I realized this morning that I’m having a much harder time adjusting to the Spring Forward time change than ever before. And then it occurred to me that it’s not the time change… it’s EVERYTHING! People in this country today, from infants to elders, have never experienced an event so far-reaching and life-changing as what the World Health Organization now calls a “pandemic.” Regardless of what they choose to call it or how they choose to categorize it (including time-worn or currently popular conspiracy theories) it just adds fuel to the fire of worry and uncertainty burning inside us on a daily basis.

So how shall we weather this particular storm?

The same way we have weathered the past storms in our lives. We’ve survived childbirth, marriage, divorce, unruly kids, tummy flu, schoolyard bullies, single parenthood, military deployment, toxic work environments, crazy politicians, marital infidelity, old age, etc. etc. etc. If we have any experience at all, it’s experience in steering our little ships of state through choppy waters, and this is not really that different.

Here is some excellent, practical advice on how to deal with the stress created by COVID-19 in an already stressful environment.

10 practical tips to ease your fears about coronavirus

Ken Yeager, PhD, Maryanna Klatt, PhD March 05, 2020Health and Wellness,   Mental and Behavioral Health ,   Neurological Institute

And if it still feels overwhelming, remember to watch your furry family members. They know how to weather any storm!

To share…or not to share?

I’ll be showing you some photos, taken in Santa Fe, NM, on Old Pecos Trail, January 8, 2020. They may or may not upset you. You are invited to share your views in the space designed for comments below. Please DO NOT post racist, violent, obscene, or insulting comments. They will be marked as spam and trashed. There is enough war in the world and we don’t need one here. The object of this exercise is twofold: first, in the spirit of Wholebeing Wellness, to help bring our unacknowledged wounds and/or biases to the surface of consciousness for healing, and second, to initiate a productive and hopefully positive dialogue. The question I’m asking is simply this: is it better to know what’s going on in our world and perhaps address it, or to hide from this knowledge in hopes that “it won’t happen here?” In a fast-shrinking world, NIMBY is not a choice– it’s a disease.

Granted, in Santa Fe, this sort of activism is somewhat unusual– not because of the content of the imagery but because of how and where it is displayed– in a private neighborhood rather than a public place. Indeed one mother, walking by with her two children, confronted me yesterday as I was taking the photos and demanded to know what I thought about them. When I told her I felt that the display was timely and appropriate she became upset and insisted that it was “disturbing to young families” to see this sort of thing where they walked every day. I reminded her that she had children the same age as those depicted here, implying that a little compassion might be in order. But she wasn’t having any of that, so I just ended the conversation and went on with the photo shoot.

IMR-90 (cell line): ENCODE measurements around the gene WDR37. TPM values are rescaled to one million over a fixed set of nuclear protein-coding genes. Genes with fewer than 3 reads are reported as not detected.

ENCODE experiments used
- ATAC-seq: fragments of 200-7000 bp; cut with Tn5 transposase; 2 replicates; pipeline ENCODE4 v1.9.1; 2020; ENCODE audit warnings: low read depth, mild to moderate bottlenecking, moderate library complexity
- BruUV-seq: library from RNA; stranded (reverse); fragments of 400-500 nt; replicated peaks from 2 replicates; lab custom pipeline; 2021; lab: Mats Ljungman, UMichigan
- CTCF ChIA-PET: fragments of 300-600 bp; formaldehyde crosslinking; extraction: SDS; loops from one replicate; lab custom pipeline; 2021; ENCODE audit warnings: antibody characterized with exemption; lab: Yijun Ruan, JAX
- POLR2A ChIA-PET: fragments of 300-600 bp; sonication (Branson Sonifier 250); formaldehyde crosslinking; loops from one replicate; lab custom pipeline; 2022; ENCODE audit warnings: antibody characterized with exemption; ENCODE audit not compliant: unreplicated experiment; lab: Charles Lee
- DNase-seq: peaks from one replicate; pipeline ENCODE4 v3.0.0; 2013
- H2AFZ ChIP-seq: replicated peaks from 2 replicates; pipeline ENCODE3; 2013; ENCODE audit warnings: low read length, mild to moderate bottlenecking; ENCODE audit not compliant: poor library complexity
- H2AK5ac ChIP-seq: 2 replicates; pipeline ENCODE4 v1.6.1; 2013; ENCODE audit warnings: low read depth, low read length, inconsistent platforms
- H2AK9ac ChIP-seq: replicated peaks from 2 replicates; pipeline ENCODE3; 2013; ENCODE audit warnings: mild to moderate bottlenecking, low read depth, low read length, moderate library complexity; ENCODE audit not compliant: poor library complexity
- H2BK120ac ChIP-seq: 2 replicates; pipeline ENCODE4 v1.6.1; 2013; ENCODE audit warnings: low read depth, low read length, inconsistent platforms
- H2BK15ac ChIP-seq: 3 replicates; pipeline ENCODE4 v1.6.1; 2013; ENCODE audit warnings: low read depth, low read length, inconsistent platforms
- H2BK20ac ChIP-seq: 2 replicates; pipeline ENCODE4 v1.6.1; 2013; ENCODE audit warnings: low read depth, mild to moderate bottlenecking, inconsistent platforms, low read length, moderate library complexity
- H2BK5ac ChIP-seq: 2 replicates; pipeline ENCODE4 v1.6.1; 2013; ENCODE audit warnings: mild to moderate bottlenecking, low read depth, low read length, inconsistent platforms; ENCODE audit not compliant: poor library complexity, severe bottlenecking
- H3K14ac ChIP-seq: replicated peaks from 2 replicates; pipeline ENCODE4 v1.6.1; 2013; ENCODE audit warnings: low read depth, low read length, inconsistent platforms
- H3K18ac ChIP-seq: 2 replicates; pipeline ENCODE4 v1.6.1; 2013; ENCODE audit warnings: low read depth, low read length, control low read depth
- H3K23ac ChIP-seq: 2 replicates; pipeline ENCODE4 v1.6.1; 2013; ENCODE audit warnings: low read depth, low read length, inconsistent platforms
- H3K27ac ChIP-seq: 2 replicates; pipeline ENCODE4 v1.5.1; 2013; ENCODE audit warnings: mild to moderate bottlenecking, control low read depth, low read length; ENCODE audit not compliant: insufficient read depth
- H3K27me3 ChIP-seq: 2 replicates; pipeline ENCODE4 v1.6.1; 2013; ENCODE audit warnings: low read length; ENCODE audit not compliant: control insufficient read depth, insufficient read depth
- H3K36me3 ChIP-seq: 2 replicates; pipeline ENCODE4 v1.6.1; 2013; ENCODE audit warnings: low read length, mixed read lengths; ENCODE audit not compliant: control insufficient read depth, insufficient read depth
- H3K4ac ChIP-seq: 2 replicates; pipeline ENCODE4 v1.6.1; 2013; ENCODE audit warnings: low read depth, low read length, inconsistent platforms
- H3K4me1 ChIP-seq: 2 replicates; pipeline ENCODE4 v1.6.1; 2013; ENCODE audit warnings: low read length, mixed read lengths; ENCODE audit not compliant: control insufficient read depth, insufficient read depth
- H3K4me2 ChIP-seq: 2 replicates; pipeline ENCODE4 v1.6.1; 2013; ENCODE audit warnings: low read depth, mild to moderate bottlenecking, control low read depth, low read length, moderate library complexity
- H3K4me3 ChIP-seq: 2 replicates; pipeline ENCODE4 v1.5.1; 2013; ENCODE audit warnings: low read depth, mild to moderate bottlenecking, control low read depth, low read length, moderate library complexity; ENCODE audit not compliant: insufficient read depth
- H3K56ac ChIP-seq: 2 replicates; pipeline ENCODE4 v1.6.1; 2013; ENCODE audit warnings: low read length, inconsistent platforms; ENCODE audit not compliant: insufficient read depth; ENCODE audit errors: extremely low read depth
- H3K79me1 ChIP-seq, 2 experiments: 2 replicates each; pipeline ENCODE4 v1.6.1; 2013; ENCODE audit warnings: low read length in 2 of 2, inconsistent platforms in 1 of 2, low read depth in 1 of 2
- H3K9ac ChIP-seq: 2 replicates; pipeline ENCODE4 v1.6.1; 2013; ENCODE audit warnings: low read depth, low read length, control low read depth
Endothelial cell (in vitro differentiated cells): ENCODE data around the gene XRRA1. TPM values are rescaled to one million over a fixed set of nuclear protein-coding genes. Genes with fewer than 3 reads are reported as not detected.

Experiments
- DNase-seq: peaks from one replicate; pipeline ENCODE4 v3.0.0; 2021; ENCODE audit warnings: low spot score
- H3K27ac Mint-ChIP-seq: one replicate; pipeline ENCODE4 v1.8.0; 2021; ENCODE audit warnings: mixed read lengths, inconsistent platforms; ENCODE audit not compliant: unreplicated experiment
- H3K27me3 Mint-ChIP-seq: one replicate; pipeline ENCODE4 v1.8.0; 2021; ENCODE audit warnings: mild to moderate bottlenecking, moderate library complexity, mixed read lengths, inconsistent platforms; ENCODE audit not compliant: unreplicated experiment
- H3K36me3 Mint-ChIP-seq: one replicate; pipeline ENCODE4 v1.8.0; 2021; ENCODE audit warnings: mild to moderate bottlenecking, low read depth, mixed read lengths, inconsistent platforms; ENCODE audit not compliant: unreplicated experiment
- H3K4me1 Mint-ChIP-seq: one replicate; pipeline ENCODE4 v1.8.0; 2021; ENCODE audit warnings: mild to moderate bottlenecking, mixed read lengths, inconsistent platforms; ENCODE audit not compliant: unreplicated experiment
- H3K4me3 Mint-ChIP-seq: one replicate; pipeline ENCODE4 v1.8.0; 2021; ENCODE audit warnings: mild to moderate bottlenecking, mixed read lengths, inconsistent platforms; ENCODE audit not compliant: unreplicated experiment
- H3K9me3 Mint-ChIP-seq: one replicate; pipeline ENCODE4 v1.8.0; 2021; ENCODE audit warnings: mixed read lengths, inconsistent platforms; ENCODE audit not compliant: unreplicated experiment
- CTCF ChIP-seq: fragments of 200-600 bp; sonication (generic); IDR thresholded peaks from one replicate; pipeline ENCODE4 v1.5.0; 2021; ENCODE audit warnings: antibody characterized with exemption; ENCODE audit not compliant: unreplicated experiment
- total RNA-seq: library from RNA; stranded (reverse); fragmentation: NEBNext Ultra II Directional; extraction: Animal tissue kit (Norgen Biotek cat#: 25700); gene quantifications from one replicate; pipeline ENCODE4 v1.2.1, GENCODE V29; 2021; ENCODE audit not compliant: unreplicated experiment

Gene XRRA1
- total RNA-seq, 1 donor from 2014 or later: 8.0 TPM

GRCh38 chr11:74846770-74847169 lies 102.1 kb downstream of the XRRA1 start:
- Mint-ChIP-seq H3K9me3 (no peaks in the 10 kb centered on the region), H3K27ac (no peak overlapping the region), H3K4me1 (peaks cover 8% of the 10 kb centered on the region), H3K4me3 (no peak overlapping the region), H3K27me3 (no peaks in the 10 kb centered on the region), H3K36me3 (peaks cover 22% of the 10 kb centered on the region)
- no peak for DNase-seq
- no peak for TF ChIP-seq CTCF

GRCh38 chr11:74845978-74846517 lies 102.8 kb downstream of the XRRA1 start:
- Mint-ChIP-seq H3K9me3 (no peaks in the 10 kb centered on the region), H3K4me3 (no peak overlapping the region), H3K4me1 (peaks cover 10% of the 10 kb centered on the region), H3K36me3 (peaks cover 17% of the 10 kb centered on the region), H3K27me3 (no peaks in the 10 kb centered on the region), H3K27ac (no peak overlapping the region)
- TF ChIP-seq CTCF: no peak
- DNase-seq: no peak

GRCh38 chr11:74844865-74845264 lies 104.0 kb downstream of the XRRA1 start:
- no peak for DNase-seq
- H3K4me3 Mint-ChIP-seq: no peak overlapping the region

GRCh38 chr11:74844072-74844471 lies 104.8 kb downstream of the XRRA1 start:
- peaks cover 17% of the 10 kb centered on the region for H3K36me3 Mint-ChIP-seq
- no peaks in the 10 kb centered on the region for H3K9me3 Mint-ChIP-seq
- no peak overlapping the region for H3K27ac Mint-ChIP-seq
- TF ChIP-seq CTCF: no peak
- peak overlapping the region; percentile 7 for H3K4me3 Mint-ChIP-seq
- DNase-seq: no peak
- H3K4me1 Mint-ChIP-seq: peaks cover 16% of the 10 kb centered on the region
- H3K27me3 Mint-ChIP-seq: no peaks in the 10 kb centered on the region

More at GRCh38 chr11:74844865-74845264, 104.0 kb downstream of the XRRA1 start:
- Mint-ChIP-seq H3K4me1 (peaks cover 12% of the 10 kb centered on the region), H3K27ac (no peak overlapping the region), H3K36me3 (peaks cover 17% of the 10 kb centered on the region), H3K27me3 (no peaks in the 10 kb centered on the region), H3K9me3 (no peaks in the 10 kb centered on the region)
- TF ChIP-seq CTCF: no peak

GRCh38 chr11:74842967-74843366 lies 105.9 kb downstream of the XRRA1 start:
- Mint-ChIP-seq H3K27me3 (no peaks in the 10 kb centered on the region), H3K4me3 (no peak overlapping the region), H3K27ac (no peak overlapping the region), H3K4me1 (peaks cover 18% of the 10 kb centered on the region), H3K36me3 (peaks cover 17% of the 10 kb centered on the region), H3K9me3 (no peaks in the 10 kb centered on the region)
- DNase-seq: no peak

About the images: They were created by a Navajo artist who calls himself Remy– taken from actual photographs, enlarged, and attached to the wall with wheat paste. The wall on which they are mounted belongs to Guthrie Miller, a retired Los Alamos Laboratory scientist who had an epiphany and decided to “out” the violence to which he believes our military industrial complex contributes. He is a brave man– one who, despite the strong opposition of many of his neighbors, continues to allow the nonprofit Santa Feans for Justice in Palestine to post images on his wall. As you can see, some objecting viewers have already begun to tear the images off the wall.

Young Palestinian boy throwing rocks at an Israeli tank
Twelve-year-old Palestinian boy assassinated by Israeli troops
Israeli solder aiming at boy protecting his younger brother
Palestinian children behind a wall
Palestinian woman defending children from Israeli soldier threatening to shoot them

And finally, an image posted earlier by a different artist.

Feel free to comment– but remember, please be kind.

Facing North: OHI Spring Webinar Update!



Yes, I’m the person behind Wholebeing Wellness Counseling.  I’m also the Founder and Executive Director of Orenda Healing International.

If you haven’t had a chance to see Orenda’s YouTube video recording of Facing North:  Navigating Turbulent Times, take heart!  We’ve extended the time for free viewing, and we welcome your thoughts, comments, and interest in this particular example of our work in the world.

OHI is a 50l.c.3 nonprofit, based in New Mexico since 1993.  Originally a service organization, we’ve morphed into an institute whose mission supports education and research in the many aspects of Alternative Healing.

The Facing North Webinar was created with the understanding that in chaotic times, what people need most– what is most healing– is to feel there is something they can do to improve the situation for themselves and their loved ones.  Our guest speakers– Alan Levin, Jan Edl Stein, Bahman Shirazi, and Ana Perez-Chisti– have all dealt with multiple challenges and found calm and balanced ways of working with them that have proven most helpful.  We are delighted to be able to support them in sharing this wisdom with viewers.

We’re also excited to let folks know that we’ll be publishing the Spring issue of our Four Winds Journal in May, expanding the theme of Facing North, with thoughtful articles, riveting art work and poetry, book reviews, and more.

For more information on Orenda Healing International’s programs and projects, please visit us.

Posted onApril 7, 2017